I have also *almost* completed the PopSugar Reading Challenge (just two to go!)….but I am not going to be as committed to finishing the 2022 challenge this year.
– I forced myself to read some books that I was not in the mood for just to finish the challenge. I really need the option to DNF something and/or come back to it later when I’m interested in it. I read a lot of different genres, but mostly because I’m a mood reader and at different times I am interested in different genres.
– I am super over committed to ARCs and need to prioritize those this year! (Again – mood reader! I can only plan so many reads per month.)

Intention: I want my reading life to stay fun, and I want my reading list to be diverse.
– read at least 5 books written by Indigenous/Native American authors
– collect at least 5 books written by Latinx authors
– collect at least 5 books written by disabled authors
– read at least 6 books from the ALA’s 52 Diverse Books Journal

My reading life is always like 6 months behind my book purchasing life. It’s chaotic, but it’s fun, and I’m not changing it any time soon! As I was doing bookstagram stack challenges during different months, I realized that I owned a fair number of Indigenous authors – but I haven’t read many of them! I also realized I owned very few books by Latinx or disabled authors, so I want to prioritize finding more authors who identify with those labels, and will work to read more of those in later 2022 or 2023.

ARC goals: (fortunately, some of these overlap!)
– 1 review/month for The Neverending Bookshop
– Get my Netgalley percentage up to 50%, then don’t let it fall below 40% again.
– 1 review/month for SAL Super Fans
– stretch goal: at least 1 book / month for Berkley Besties?

Subscription goals:
– at least 1 BotM book each month
– read my Signature book (from Third Place Books) within 3 months of receiving it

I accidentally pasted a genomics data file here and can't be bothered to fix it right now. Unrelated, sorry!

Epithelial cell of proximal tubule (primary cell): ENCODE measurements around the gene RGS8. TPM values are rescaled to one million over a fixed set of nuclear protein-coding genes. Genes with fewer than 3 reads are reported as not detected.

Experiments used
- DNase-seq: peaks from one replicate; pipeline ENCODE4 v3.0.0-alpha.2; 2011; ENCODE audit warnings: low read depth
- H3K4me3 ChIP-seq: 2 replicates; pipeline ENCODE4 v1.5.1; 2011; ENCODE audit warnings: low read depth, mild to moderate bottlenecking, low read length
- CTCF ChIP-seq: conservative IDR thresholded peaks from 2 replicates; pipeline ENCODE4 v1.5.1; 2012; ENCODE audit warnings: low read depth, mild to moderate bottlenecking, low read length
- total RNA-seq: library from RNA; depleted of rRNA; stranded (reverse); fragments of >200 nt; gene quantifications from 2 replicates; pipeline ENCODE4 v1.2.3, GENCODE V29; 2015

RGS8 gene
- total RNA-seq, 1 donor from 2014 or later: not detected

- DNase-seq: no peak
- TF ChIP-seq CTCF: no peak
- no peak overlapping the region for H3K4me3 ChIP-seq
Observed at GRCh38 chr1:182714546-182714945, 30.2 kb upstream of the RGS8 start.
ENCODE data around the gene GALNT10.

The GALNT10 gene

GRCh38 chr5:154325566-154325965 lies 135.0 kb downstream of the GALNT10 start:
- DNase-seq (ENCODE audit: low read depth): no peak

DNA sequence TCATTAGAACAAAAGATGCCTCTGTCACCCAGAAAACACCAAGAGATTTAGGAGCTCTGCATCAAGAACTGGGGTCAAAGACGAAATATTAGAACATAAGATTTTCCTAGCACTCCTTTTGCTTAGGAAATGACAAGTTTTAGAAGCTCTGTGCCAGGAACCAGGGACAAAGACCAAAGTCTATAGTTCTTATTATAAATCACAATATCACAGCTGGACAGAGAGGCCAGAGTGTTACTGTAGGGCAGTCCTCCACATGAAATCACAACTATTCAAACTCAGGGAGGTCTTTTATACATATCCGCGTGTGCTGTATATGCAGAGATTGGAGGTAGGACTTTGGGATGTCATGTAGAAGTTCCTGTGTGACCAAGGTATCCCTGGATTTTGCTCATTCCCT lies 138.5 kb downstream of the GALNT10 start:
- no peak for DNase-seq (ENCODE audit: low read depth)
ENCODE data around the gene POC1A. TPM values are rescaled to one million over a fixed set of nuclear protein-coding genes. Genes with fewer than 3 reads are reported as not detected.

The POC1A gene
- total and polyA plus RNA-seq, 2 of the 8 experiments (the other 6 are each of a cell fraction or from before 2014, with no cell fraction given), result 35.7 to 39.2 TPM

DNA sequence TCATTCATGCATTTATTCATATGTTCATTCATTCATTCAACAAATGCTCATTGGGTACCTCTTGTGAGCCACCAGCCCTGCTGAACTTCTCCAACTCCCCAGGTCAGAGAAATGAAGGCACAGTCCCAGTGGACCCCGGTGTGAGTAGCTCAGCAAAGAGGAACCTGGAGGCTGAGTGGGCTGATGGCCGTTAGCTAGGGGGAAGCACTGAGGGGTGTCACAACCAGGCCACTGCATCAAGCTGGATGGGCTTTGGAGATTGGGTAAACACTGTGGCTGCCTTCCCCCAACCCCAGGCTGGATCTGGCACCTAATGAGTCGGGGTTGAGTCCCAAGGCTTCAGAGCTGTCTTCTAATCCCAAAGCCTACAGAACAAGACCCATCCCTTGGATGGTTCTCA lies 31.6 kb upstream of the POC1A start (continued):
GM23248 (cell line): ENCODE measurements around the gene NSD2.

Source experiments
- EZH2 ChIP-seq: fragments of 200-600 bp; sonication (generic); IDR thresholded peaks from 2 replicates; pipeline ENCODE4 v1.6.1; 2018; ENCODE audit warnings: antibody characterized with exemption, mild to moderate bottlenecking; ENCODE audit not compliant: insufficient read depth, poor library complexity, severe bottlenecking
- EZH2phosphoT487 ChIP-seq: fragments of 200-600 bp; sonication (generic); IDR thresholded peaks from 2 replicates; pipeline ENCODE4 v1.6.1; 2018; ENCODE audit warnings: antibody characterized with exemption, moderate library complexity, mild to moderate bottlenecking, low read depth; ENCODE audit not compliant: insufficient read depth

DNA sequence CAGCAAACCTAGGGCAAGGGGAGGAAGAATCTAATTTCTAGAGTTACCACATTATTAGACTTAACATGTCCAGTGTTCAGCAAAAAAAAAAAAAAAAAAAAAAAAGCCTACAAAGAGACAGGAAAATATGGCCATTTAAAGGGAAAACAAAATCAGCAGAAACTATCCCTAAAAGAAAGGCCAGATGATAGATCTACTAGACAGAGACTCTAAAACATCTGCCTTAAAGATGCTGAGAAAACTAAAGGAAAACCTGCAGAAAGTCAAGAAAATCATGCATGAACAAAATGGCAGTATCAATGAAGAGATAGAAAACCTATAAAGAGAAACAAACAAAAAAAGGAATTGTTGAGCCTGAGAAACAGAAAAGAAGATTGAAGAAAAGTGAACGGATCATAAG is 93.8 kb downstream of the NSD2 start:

Bookstagram goals:
– Don’t make it stressful, keep it fun
– 3 posts / week
– Stretch: 1 reel / month? / week? – y’all I’m real lazy and do not want to learn how to do reels. I just want to read books.
– Super stretch goal: hit 10k followers

Is that kind of a lot?
I like setting goals. I buy too many books and need to organize them somehow! So, let’s add it up (assuming no crossover):
5 Indigenous books
+ 6 Diverse books
+ 12 Neverending
+ 4 Netgalley (to get my percentage up – obviously I’ll have to read more or get no more to keep up!)
+ 12 BotM
+ 5 Signature reads
= 44 books!
Which is…basically most of my year’s reading goal. That checks out. I predict that I will be successful keeping up with my Neverending bookshop commitment, and will make progress with the rest of them. I think if I am successful with other goals, I will not do as well keeping up with my Netgalley percentage, and I will have to be ok with that.

I would love to hear about other reader’s goals!

Looking for reading challenge recommendations? Check out my list!

Book Riot’s Read Harder Challenge 2022

Book Riot puts together an annual challenge to help break us diversify our reading lists.

Here is my list for Book Riot’s Read Harder Challenge 2022. Books in bold are books that I’ve read.

All books are available to purchase from my Bookshop store! If you buy from this link, I will receive a small commission, and part of the proceeds will go to independent bookstores.